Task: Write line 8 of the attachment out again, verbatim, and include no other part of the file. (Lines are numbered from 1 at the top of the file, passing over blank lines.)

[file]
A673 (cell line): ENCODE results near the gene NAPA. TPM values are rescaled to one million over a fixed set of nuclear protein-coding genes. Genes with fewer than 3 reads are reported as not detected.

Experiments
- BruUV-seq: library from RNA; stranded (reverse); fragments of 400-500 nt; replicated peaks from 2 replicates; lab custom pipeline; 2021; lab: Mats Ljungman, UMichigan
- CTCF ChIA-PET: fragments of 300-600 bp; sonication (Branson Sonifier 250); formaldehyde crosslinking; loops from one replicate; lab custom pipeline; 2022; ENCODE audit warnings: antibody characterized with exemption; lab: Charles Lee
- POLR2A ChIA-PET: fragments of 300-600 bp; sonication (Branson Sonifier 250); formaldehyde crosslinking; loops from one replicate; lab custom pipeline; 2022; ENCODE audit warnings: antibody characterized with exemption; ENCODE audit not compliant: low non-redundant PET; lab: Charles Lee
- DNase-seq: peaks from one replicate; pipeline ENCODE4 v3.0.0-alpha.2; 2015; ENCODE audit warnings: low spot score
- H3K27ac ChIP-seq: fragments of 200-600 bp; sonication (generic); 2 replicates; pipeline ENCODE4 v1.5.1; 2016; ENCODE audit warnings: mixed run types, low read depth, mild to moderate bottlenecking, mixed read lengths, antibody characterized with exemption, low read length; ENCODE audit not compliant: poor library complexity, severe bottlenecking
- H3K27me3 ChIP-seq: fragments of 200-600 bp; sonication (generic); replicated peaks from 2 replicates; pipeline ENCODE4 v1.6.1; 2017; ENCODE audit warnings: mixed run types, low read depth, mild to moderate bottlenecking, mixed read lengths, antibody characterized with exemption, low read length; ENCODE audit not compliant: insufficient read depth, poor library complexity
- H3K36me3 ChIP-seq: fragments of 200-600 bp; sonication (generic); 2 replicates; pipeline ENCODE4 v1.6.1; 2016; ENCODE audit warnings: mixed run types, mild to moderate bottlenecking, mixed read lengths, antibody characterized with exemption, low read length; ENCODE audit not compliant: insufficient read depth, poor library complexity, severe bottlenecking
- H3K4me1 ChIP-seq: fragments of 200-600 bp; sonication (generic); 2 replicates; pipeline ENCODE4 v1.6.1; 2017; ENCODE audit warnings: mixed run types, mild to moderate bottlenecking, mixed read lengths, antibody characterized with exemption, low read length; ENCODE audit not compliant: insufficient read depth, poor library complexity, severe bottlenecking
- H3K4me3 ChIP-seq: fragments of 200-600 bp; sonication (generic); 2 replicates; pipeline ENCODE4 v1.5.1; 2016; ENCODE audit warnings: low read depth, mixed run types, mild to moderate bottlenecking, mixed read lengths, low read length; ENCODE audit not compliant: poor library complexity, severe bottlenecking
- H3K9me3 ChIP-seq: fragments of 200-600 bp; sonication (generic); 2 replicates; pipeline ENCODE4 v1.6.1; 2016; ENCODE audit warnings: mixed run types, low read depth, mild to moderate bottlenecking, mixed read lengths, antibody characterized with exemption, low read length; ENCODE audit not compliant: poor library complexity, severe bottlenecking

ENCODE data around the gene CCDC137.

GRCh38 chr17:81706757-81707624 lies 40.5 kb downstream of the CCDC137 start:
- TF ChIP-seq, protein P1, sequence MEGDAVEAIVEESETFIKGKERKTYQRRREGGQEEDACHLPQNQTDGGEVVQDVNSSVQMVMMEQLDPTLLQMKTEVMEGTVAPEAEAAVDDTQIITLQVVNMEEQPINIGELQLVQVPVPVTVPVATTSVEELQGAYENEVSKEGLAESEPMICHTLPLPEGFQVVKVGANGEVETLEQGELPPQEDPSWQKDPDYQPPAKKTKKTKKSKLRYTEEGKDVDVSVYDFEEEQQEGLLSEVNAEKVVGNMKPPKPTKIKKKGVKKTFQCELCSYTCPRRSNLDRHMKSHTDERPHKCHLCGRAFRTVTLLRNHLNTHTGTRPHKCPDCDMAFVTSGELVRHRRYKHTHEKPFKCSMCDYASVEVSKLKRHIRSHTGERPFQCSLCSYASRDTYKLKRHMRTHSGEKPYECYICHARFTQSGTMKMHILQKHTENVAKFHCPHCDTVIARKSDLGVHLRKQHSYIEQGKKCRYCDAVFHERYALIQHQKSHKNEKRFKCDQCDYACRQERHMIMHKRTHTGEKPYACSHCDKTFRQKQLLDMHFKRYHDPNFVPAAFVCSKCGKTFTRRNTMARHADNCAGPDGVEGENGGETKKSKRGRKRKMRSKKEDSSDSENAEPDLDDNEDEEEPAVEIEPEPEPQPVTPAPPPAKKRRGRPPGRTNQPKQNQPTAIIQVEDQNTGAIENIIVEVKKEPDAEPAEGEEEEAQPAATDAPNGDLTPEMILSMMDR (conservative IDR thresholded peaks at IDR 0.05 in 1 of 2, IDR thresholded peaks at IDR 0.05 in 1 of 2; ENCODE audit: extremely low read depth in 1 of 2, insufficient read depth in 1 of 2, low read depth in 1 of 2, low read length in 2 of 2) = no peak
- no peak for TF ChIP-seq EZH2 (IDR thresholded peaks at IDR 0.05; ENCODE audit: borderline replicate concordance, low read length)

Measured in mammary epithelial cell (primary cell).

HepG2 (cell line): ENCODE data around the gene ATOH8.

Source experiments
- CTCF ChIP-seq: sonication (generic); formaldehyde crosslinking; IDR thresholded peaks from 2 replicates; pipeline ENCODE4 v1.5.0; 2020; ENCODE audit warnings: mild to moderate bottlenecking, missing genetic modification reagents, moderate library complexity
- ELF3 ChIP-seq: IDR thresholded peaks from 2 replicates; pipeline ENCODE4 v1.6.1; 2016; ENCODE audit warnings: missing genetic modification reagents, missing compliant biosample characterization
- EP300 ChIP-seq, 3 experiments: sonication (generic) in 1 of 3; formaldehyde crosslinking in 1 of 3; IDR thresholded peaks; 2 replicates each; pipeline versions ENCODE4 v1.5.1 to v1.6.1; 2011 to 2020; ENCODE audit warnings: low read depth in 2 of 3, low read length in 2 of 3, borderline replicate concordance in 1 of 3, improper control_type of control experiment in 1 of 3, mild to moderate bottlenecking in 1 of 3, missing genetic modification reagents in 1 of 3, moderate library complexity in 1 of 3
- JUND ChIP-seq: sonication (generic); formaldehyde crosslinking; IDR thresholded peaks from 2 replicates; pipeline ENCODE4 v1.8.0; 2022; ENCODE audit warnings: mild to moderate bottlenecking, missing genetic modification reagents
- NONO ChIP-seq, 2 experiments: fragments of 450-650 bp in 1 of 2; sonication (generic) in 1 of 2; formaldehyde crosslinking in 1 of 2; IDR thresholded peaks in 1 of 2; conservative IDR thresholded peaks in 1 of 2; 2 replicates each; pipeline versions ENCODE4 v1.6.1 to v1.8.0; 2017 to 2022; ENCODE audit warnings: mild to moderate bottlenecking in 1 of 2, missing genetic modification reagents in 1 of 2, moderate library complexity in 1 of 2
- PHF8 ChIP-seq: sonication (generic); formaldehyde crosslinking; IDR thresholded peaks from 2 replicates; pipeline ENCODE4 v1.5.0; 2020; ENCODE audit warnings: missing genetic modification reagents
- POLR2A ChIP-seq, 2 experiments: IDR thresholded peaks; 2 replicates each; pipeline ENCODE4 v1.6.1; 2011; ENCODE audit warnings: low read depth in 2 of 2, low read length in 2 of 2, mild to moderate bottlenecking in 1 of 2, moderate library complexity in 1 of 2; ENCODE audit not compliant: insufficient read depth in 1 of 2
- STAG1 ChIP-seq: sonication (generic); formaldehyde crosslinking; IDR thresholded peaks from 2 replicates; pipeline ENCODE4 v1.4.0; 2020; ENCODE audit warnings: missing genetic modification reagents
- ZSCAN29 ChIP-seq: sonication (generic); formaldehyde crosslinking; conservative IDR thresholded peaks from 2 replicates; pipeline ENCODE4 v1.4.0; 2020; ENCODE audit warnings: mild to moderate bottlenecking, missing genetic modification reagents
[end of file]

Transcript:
- H3K27me3 ChIP-seq: fragments of 200-600 bp; sonication (generic); replicated peaks from 2 replicates; pipeline ENCODE4 v1.6.1; 2017; ENCODE audit warnings: mixed run types, low read depth, mild to moderate bottlenecking, mixed read lengths, antibody characterized with exemption, low read length; ENCODE audit not compliant: insufficient read depth, poor library complexity